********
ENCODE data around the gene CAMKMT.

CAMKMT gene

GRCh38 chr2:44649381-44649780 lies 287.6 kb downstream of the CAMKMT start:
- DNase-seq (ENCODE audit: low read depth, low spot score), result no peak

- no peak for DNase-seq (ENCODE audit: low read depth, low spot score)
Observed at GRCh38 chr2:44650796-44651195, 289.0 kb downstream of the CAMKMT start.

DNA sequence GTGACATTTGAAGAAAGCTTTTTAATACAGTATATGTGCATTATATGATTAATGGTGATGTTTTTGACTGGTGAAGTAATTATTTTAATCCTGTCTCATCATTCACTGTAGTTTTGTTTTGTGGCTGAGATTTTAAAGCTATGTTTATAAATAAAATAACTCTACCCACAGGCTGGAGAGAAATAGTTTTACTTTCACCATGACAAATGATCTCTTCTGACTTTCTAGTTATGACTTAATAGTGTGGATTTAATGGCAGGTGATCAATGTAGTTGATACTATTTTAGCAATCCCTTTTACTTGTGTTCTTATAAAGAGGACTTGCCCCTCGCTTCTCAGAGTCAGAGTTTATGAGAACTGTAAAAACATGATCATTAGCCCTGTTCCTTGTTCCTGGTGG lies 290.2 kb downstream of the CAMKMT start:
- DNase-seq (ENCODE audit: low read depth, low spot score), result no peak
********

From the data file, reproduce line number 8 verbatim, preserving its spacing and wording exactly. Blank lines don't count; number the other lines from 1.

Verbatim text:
- DNase-seq (ENCODE audit: low read depth, low spot score), result no peak